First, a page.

Wikistrat used a similar real-time social media monitoring method to identify and track the movements of on-the-move armoured vehicles and troops in Ukraine during the Russian annexation of Crimea in 2014. Notably, Wikistrat’s method was crowd sourced, that is it was open to anyone willing to contribute, similar to how Wikipedia has developed its knowledge base. Images, video clips, and geographical location data were verified, and filtered through an online service called Checkdesk, an open source toolkit for curating, verifying and publishing user-generated content online, and the data was hosted through another data publishing and visualisation platform called Silk.
Leidos has also developed several tools to exploit publically available information designed to analyse and visualise open source data, including closed social networks used by intelligence agencies to index unusual communication anomalies and highlight unusual activities of intelligence peers.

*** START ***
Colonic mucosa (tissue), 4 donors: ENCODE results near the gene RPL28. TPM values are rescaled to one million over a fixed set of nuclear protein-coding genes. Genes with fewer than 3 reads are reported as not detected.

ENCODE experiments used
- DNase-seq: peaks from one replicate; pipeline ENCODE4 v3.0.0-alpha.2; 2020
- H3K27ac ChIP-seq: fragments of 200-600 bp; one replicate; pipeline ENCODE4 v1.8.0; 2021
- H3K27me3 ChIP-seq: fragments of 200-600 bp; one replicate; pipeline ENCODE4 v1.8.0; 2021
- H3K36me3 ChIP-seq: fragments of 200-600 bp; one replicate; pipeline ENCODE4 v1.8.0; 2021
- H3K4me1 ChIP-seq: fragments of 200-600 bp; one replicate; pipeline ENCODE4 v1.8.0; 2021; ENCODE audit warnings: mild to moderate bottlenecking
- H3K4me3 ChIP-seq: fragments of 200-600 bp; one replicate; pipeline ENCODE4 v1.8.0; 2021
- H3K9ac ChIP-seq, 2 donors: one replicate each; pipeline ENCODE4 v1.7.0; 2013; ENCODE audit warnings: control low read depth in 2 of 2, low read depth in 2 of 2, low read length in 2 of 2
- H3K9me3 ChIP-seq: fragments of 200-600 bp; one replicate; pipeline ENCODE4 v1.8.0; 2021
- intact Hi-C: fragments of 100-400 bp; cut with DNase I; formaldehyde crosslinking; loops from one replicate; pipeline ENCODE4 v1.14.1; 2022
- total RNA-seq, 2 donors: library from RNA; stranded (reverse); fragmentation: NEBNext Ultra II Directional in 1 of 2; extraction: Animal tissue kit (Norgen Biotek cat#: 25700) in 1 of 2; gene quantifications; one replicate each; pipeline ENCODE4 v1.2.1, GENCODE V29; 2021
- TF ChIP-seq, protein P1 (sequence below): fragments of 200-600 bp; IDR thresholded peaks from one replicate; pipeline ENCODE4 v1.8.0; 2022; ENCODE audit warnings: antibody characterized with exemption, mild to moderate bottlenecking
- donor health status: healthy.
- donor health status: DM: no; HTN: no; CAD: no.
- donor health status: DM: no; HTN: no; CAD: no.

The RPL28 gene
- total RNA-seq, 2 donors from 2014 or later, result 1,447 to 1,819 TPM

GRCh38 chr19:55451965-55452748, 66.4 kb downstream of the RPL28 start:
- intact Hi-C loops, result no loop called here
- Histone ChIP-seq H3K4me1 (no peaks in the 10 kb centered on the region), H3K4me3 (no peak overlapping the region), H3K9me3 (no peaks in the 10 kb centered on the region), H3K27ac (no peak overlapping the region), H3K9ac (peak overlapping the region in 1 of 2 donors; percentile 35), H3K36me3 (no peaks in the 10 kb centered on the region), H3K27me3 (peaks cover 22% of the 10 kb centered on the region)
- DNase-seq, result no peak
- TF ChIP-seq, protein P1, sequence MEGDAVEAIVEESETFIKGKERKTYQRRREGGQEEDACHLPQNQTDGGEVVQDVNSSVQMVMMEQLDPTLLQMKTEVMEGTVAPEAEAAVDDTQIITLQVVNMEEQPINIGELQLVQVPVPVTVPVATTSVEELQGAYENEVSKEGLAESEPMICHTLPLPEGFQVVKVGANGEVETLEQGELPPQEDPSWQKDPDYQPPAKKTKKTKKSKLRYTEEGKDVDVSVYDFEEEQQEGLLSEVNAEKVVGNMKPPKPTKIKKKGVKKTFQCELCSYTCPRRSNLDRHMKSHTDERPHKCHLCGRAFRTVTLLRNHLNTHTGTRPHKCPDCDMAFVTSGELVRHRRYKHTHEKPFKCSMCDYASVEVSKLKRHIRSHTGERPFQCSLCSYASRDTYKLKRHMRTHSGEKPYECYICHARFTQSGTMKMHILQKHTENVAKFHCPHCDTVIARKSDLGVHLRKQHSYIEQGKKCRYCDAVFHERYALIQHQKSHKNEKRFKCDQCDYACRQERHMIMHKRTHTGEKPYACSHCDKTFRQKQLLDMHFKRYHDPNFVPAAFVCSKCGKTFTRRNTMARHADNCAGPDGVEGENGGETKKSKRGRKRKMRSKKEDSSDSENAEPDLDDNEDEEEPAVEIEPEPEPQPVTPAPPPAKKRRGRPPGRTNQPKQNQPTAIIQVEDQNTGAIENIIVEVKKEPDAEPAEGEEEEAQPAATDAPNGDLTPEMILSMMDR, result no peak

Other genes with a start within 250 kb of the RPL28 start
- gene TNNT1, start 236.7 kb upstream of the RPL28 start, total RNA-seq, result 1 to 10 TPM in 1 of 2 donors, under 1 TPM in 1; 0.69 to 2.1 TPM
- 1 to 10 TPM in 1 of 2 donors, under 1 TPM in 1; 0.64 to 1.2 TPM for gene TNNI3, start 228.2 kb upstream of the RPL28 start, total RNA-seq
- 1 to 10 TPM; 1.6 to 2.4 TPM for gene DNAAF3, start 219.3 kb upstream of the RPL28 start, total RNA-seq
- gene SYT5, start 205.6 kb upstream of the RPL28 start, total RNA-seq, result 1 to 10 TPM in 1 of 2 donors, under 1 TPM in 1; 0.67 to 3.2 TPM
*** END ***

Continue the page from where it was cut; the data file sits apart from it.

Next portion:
On the battlefront, misleading information or bogus locations can be tagged to social media posts in an attempt to deceive adversaries or draw them into a vulnerable position. However, untrained warfighters may also leak information through linked technology. “A lot of these [military] facilities, their staff have non-disclosure agreements. We saw in a lot of cases where staffers were bleeding out information like never before. It is amazing what people will post,” Swannie said. “You can have a physical fence around a facility, but there has never been a way to have a digital fence around a facility. The people responsible for these bases, these airports, [etc.], have never had a way to look at this data before … and there has been no way to monitor it.”